Tacoma Rainiers

Tacoma Rainiers pitcher Garton finds escape and relief on the golf course

Ryan Garton throws a pitch during the game. The Tacoma Rainiers played the Salt Lake City Bees in a Triple-A baseball game at Cheney Stadium in Tacoma, Wash., on Sunday, June 30, 2019.
Ryan Garton throws a pitch during the game. The Tacoma Rainiers played the Salt Lake City Bees in a Triple-A baseball game at Cheney Stadium in Tacoma, Wash., on Sunday, June 30, 2019. joshua.bessex@gateline.com

Baseball season is long and grueling. You’ll have good days at the ballpark, and you’ll almost certainly have your bad days as well. For that reason, a select group of players and coaches from the Rainiers have developed an interesting hobby that can distance themselves from the ballpark.

Well, not that far away.

Whenever Rainiers’ pitcher Ryan Garton and a select group of players and coaches want to get away from the ballpark and the game they play for a living, they travel two miles away from Cheney Stadium to Allenmore Golf Course, where Garton tries to go out after every Rainiers day game.

“It gets me away from the game, I enjoy it and the competition,” Garton said. “I think I’m better than the average person, but nowhere near as good as people on the tour or whatever.”

The pitcher from Clearwater, Florida, played his college ball at Florida Atlantic University, where he first started playing golf regularly and taking it more seriously than he had growing up. Though, he did credit his mother who went out on the golf course a lot when he was a kid.

“My mom golfs a lot,” Garton said. “I always liked it, but the older I got the more I enjoy how I feel out there on the course. It’s relaxing, it’s also fun, it’s a sport on the side that doesn’t mean as much in my life, but it’s great therapy to de-stress and decompress about everything.”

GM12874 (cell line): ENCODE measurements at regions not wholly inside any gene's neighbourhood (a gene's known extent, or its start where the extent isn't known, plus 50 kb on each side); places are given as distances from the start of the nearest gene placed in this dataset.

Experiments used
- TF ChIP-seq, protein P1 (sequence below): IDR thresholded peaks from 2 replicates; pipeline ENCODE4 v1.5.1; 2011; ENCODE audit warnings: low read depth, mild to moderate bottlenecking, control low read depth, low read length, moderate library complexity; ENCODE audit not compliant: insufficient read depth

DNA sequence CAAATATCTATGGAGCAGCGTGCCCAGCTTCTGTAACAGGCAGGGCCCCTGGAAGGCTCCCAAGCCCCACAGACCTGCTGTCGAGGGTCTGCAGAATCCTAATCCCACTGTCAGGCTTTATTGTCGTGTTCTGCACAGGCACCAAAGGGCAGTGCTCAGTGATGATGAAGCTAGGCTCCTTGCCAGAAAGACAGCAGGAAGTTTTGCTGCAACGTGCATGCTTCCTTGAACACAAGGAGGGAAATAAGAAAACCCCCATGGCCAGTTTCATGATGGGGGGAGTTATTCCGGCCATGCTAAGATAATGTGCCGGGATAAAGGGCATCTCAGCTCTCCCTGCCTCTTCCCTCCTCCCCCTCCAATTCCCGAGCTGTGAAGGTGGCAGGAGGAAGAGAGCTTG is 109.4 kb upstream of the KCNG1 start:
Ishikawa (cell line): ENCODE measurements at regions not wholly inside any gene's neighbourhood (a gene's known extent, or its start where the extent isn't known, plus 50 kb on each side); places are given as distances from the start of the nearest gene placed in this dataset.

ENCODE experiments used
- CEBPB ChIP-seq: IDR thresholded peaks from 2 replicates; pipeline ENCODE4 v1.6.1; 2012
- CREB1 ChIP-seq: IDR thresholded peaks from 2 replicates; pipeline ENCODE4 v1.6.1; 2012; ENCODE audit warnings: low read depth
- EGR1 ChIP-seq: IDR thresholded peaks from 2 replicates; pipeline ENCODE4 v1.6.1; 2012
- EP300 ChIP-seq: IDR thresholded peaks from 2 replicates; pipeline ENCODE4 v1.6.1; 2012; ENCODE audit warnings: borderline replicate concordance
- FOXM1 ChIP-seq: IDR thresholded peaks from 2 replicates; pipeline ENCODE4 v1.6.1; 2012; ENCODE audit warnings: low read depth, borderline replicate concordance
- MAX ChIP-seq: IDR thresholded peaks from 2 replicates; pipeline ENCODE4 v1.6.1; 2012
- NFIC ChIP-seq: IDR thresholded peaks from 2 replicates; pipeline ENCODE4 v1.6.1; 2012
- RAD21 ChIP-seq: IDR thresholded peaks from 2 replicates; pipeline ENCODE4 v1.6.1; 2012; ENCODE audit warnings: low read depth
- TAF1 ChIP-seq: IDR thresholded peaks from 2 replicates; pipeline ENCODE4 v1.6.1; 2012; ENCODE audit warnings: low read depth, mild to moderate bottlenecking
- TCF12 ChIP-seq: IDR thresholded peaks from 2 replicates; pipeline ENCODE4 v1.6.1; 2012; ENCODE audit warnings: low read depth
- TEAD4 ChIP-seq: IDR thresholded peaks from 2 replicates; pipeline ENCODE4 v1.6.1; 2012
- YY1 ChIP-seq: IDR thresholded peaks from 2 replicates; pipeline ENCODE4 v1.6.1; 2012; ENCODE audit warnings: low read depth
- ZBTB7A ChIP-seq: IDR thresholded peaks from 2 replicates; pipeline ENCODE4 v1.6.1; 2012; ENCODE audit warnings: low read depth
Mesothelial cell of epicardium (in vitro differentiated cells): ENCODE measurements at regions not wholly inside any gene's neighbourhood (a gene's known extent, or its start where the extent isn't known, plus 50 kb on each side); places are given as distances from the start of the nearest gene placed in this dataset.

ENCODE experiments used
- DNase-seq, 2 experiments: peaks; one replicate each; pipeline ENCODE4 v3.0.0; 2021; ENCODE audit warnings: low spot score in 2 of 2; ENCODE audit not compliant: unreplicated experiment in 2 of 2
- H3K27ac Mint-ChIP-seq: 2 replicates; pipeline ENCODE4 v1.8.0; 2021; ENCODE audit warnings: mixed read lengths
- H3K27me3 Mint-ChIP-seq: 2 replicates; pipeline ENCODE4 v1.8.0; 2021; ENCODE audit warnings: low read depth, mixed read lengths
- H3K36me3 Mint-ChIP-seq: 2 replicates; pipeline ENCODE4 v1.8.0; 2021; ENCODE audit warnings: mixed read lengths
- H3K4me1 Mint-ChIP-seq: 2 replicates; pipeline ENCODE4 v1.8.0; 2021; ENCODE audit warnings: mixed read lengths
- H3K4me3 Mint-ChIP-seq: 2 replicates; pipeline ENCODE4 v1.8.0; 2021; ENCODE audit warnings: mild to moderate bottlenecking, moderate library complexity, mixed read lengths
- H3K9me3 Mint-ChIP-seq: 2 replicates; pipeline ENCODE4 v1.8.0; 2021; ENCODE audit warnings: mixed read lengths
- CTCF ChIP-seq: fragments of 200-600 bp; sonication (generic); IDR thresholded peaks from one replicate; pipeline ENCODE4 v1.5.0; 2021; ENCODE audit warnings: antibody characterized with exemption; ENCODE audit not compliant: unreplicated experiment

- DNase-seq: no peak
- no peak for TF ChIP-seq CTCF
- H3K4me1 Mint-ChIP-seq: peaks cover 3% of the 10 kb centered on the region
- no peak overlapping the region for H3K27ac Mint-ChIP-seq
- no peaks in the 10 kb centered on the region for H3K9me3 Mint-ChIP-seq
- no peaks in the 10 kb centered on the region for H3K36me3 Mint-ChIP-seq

But Garton isn’t the only one. He’ll always try and grab someone to come out and play with him to keep it competitive. He likes to take on pitching coach Lance Painter, and other players on the team who might want to challenge him.

He’s developed a pretty good rivalry with Painter when they play together.

“I beat him the first time but he’s beat me twice now,” Garton said. “But the one time he beat me, he careered it, so he shot better than he ever has in his life, and last time he was keeping score and I’m pretty sure he was cheating on the side. I think we’re pretty evenly matched.”

But normally, the players and coaches play separately, at least according to manager Daren Brown. He says that sometimes the players and coaches need a chance to get away from each other sometimes and that golf is a good chance to escape from life at the ballpark.

“I haven’t played with any of them,” Brown said. “I spend all day with them here, I don’t want to go out on the golf course and have them fire golf balls at me.”

Garton, of course, says that has nothing to do with why Brown hasn’t played him yet.

“He doesn’t want to play me because he’ll know I’ll beat him,” Garton joked. “It has nothing to do with him getting away, that’s pure malarkey.”

But at the end of the day, that’s what it is about for both Garton and Brown, and the rest of the players and coaches who participate. It’s a way for everyone to do what they love to do, compete among one another, in a low stakes environment, and enjoy the weather and decompress after a long day at the ballpark.

“You can do that here,” Brown said. “It stays light until 9:30 most days, so it just gets you away from the ballpark, and when you’re done early, you get away and have a little fun.”

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